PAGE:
Support Young Farmers – Testify! No farmers, no food…
As you all know, I’ve added a layer to my sustainability cake: local food. I just posted a comment through the Young Farmer’s Coalition about a bill moving through the House that can help them flourish – and encourage all of you to do the same. Time is short: comment period ends May 19. Post here now.
Here’s what i wrote (second part their standard language)
Dear Chairman Lucas,
Thank you for the opportunity to submit testimony to the House Committee on Agriculture on the next Farm Bill. My district representative is being copied on this testimony.
I have lived on Whidbey Island in Washington for 7 years and have eaten the fresh healthy food our farmers produce – even though the price is higher than the industrial farming outlets called grocery stores. Now I am writing a book about it called BLESSING THE HANDS THAT FEED US and, as a NY Times and Business Week best selling author of YOUR MONEY OR YOUR LIFE, I have high hopes of my message going far and wide.
One part of my message is that we need a “Marshall Plan for Young Farmers” – meaning less than 2% of our population farms, the average age of farmers is nearly 60 and our national security and food safety depends on domestic food production. Young farmers face huge obstacles – I know because I feature some in my book. They need training, land and financial support:
* training in growing regionally appropriate crops and marketing them successfully… and this needs to be free or low cost.
* land, either that they own or have secure tenure on for enough years to merit their dedication.
* Mechanisms to level the $$ playing field between industrial and local/organic food; price supports, rebates, tax credits…
And those who choose to start small farms, sell at local markets, feed their regions fresh, affordable, accessible, organic and yummy food need to be our heroes and heroines.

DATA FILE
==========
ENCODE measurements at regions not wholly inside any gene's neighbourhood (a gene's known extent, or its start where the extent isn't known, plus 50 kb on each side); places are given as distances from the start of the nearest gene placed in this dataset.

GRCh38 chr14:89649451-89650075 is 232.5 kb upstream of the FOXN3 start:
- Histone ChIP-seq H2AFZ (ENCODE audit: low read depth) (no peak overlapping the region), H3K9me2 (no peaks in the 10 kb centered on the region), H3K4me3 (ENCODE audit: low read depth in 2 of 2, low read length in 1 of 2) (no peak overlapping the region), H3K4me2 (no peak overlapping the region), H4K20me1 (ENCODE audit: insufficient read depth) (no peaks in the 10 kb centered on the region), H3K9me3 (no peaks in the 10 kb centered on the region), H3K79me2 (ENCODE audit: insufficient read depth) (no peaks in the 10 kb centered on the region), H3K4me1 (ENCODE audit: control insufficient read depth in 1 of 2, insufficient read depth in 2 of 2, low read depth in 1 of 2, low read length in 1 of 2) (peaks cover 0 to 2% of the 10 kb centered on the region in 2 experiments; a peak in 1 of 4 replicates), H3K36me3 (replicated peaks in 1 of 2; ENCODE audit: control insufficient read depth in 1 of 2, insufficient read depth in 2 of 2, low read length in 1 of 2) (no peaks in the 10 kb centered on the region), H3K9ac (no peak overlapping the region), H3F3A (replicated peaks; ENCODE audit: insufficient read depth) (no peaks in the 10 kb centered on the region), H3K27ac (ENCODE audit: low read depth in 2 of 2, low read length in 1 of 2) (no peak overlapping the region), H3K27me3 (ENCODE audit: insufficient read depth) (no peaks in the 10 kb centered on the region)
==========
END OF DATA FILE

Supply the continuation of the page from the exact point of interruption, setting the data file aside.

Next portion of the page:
As it’s estimated that 125,000 farmers will retire in the next five years, it’s absolutely critical that Farm Bill programs help citizens get started in this challenging field.
I ask that the Committee endorse all of the provisions of the Beginning Farmer and Rancher Opportunity Act (H.R.3236), including:
*Mandatory funding for Individual Development Accounts at $5 million per year. This program helps new farmers raise capital to start farm businesses and is tested and proven by organizations like Practical Farmers of Iowa and the California Farmlink.
*Mandatory funding for the Beginning Farmer and Rancher Development Program at $25 million a year. This program funds essential education for new farmers around the country.
*Authorize a new microloan program, to enable young and beginning farmers to better access FSA loan programs.
*Revise FSA rules to make loan programs more accessible to more young and beginning farmers.
*Reaffirm the existing cost share differential for BFRs within EQIP. Also, reaffirm the advance payment option allowing beginning and socially disadvantaged producers to receive an advance payment for the project’s costs for purchasing materials or contracting services, but increase the limit on the advance payment from 30 percent to 50 percent of costs.
* Amend the Farm and Ranch Land Protection Program (FRPP) to make farm viability part of the purpose of the program and to give discretionary authority to the eligible entities that implement the program to give priority to easements with an option to purchase at the agricultural use value, deals that transfer the land to beginning and farmers and ranchers, applicants with farm succession plans, and other similar mechanisms to maintain the affordability of protected land.
These and other provisions within the Beginning Farmer and Rancher Opportunity Act will help new growers succeed and I urge you to include them in the next Farm Bill.
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